Helene Gayle, CEO of CARE USA, talks about the business of charity
Pediatrician is also first African-American woman to run organization
Former director at Bill and Melinda Gates Foundation, specializing in HIV research
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Helene Gayle must be one of the few chief executives who dreams of a world where her job doesn’t exist.
In fact, the president of one of the biggest poverty charities on the planet – CARE USA – would probably prefer it if there was no need for her organization at all.
Yet on any given day there will be a humanitarian disaster unfolding across the globe – from violence in Somalia, to flooding in Pakistan, and chemical warfare in Syria. And all of them need CARE.
“We always say at CARE that we would love to see if we can work ourselves out of business,” said the 58-year-old.
“If CARE doesn’t need to exist as it is 20 years from now, so be it. But I think it’s safe to say that there will still be a need for relief in this world – there will still be an unstable country or a fragile environment.”
The business of charity
Since it first began over 60 years ago with American charities sending food packages to World War Two survivors, CARE International – of which CARE USA is a member – has become one of the largest aid organizations in the world, with 10,000 staff working in some 80 countries.
Last year the charity helped more than 83 million people across the globe – and was ranked the seventh best NGO on the planet in 2013.
It’s an enormous operation, and one which Gayle – one of Forbes magazines’ “100 most powerful women” – has led since 2006.
“The more you look into health and health inequalities, you realize that a lot of it is not due to a particular disease – it’s really linked to underlying societal issues such as poverty, inequity, lack of access to safe drinking water and housing,” she said.
“And these are all the things we focus on at CARE.”
Women of the world
When former pediatrician Gayle joined CARE seven years ago, she became not just the first woman to lead the organization, but the first person of color.
While being an African-American female in a business environment usually dominated by white men hasn’t hindered her career, it’s still something she’s acutely aware of.
“When I walk into a room that is all white and all male, I’m sitting on the outside of that club. That’s sometimes an intimidating experience,” she said.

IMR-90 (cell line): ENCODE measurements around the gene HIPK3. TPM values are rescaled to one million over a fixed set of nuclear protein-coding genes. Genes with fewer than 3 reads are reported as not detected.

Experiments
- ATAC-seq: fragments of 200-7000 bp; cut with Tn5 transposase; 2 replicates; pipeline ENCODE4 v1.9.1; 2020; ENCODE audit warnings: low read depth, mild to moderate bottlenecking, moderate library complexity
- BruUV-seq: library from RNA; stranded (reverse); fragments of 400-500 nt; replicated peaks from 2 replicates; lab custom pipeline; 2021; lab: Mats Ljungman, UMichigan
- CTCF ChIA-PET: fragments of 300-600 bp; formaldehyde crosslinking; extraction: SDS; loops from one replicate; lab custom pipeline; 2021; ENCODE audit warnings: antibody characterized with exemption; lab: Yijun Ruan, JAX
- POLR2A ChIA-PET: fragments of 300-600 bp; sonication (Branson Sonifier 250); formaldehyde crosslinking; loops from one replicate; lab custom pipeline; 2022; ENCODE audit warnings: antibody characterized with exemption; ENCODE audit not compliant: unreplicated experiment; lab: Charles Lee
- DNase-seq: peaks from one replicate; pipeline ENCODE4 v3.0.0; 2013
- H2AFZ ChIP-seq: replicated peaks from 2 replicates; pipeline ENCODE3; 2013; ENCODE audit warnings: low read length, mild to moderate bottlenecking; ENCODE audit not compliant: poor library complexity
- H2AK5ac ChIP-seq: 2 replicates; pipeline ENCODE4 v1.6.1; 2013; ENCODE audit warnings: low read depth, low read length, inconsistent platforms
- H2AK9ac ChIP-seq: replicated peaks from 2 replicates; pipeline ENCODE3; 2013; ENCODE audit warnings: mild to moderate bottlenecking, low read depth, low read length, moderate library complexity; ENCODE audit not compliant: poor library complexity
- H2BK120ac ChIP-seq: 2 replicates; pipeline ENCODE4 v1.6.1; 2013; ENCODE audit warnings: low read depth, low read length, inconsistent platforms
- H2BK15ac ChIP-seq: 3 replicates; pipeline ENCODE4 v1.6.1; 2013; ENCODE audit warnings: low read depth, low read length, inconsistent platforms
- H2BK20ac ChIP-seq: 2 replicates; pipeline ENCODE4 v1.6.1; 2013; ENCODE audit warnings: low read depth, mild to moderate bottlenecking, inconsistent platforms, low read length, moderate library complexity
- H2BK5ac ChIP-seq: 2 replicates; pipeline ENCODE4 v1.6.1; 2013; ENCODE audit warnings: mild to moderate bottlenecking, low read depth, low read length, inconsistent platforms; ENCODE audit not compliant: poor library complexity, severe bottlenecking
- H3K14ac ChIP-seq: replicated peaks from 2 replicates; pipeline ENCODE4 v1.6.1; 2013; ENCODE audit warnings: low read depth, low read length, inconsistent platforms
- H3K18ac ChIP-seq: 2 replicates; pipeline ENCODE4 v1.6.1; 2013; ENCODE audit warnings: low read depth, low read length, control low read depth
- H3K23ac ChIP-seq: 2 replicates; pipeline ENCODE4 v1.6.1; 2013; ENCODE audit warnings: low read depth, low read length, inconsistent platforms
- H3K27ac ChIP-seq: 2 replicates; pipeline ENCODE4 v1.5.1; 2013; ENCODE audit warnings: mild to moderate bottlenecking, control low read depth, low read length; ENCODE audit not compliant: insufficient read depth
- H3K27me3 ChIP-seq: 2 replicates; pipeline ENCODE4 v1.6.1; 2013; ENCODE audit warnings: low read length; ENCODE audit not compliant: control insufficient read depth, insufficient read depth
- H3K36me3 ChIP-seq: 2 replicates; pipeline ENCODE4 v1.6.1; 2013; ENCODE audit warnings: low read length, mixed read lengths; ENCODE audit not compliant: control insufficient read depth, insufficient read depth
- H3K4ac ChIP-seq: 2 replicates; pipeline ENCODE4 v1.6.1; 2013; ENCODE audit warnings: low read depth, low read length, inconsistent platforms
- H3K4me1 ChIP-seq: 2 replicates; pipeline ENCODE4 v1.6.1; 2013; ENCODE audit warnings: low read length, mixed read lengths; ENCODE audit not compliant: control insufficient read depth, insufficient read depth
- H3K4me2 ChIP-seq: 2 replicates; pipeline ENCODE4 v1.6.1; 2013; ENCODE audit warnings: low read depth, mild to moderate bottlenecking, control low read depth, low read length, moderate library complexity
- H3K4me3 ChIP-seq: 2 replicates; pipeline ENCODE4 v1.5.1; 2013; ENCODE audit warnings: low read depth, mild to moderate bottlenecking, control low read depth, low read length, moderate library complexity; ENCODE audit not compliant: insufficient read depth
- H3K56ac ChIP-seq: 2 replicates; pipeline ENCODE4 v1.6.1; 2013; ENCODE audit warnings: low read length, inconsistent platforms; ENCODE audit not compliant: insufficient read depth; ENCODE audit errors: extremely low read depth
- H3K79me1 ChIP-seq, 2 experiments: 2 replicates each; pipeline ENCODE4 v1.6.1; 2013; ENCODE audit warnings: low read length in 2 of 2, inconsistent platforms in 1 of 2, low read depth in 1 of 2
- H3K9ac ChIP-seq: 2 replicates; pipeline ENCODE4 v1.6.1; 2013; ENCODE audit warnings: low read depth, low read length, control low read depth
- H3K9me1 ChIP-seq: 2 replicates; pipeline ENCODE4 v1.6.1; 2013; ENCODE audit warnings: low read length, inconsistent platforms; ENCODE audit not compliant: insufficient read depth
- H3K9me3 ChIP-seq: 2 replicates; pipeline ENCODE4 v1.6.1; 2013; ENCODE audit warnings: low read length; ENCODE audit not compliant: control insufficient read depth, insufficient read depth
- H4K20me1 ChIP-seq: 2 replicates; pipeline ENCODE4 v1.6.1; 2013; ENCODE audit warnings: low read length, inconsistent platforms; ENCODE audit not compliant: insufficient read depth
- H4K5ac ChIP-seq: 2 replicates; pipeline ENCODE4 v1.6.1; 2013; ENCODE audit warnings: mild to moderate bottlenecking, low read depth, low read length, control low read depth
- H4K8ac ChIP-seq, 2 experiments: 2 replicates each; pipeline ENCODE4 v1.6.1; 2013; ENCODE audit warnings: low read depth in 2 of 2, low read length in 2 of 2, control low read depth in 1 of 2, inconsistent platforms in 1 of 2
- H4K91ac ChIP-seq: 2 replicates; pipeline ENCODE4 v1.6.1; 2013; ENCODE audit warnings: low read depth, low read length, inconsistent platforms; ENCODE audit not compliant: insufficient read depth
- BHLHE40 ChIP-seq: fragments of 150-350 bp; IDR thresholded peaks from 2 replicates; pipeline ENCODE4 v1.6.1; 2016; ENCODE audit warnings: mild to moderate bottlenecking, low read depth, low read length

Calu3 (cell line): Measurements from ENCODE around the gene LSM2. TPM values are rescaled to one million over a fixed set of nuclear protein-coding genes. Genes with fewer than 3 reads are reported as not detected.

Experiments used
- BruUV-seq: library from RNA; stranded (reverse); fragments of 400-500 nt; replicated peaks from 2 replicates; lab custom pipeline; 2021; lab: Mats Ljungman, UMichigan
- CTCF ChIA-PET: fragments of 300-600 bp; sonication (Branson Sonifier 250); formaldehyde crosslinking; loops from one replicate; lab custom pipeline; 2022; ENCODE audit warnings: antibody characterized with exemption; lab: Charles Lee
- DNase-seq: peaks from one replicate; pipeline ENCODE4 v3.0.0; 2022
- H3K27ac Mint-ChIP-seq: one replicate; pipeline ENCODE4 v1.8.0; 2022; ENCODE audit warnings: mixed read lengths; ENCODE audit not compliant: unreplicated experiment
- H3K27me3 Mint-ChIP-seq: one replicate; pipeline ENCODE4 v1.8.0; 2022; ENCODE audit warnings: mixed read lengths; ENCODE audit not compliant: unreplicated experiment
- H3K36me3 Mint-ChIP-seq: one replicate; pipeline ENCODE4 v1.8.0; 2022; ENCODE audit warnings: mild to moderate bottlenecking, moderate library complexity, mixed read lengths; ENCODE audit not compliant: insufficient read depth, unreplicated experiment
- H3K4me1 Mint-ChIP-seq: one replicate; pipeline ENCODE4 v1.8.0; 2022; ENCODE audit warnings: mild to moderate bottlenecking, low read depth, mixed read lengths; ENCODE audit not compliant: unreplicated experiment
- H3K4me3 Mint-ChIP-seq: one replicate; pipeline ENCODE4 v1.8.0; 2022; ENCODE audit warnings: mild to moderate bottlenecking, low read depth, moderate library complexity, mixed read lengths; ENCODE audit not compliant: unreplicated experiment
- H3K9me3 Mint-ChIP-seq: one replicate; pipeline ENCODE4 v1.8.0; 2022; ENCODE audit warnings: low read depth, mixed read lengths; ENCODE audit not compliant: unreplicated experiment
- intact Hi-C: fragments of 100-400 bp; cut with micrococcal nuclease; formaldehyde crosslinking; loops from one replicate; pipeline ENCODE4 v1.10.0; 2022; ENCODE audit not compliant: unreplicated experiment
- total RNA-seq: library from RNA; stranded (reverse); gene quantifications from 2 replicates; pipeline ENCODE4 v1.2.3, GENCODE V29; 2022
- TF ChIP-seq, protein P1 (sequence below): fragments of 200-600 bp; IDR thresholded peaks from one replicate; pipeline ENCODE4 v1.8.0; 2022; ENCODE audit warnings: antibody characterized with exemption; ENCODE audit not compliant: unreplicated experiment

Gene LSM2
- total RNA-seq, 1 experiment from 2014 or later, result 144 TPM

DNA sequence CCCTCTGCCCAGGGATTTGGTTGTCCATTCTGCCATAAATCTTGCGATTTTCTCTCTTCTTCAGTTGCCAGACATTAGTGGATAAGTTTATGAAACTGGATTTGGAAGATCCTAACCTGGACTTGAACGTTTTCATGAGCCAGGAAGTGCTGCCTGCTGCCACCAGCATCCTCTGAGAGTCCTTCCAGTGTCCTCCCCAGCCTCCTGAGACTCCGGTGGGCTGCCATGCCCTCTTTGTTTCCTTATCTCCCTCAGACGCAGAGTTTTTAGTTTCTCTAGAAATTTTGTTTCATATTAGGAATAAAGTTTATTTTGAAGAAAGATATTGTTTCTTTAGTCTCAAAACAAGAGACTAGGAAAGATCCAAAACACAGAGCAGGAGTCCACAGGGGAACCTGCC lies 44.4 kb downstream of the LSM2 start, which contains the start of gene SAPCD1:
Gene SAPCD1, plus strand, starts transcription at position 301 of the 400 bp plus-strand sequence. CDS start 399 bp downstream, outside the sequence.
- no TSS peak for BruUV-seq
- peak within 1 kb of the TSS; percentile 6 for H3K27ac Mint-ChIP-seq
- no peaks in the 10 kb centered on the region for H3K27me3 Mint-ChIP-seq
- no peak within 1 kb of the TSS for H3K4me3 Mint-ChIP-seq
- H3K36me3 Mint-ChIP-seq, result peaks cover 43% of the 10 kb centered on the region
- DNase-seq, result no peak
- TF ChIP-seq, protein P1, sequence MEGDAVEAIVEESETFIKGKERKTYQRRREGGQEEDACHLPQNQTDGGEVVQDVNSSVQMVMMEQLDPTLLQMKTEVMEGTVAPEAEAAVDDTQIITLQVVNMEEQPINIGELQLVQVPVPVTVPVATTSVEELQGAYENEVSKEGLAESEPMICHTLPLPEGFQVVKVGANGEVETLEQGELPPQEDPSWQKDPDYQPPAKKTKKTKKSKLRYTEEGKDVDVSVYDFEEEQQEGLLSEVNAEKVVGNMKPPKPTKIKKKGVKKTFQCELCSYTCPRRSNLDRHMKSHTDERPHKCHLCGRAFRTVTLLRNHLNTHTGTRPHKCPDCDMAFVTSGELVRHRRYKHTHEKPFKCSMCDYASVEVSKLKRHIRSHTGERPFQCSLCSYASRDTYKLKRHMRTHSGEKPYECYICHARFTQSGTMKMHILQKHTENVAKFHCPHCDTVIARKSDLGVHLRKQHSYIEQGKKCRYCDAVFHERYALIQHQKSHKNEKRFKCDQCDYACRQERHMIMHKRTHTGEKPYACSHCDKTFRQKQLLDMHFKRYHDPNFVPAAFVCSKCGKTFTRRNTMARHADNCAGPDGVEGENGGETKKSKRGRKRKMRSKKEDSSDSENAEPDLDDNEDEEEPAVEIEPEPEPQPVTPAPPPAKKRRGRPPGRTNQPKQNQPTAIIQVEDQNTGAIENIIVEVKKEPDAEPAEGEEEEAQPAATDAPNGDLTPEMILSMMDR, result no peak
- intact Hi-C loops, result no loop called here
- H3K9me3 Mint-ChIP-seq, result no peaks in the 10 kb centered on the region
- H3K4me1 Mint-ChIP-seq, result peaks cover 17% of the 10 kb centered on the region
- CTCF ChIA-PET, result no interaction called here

“But I think that everywhere that I’ve gotten is because I’ve worked hard. I have the experience, I have the credentials – I continue not to take any of that for granted.”
It is perhaps unsurprising that Gayle has now made women’s rights a big focus at CARE.
“We know that if you educate a girl, as the saying goes, you educate a nation,” said Gayle.
“That girl will get married later, she will have fewer children, she’s more likely to earn an income and that income is more likely to be plowed back into the family so that the family benefits.”
Growing up in Buffalo, New York, Gayle’s own social worker mother was a huge influence in her career.
“I grew up at a time in the sixties where there was a lot of social change going on – the civil rights movement, women’s movement, anti apartheid,” she said.
“My mother really gave that sense to us of giving back to the community. She’d say ‘you’ve got a good brain, and a big mouth, use it.’”
“Just a few years ago less that 1% of people who needed treatment [for HIV] had access to it and now it’s up to 55% and growing,” she said.
“We are now on the track to absolutely eliminate pediatric HIV infection globally.”
Where there is a will
Walk around Gayle’s office today it’s lined with honorary university degrees and awards from Desmond Tutu and Barack Obama.
She points to a photograph of herself with Nelson Mandela during a trip with the former U.S. secretary of health to South Africa – an experience she describes as “electric.”
But among the high-brow accolades, Gayle remains focused on simple achievements such as education, access to clean drinking water, and shelter.
“We believe that it’s possible to eliminate extreme poverty over the next couple of decades. We know what needs to be done and we have the tools,” she said, adding: “But do we have the will as a world community to do it?”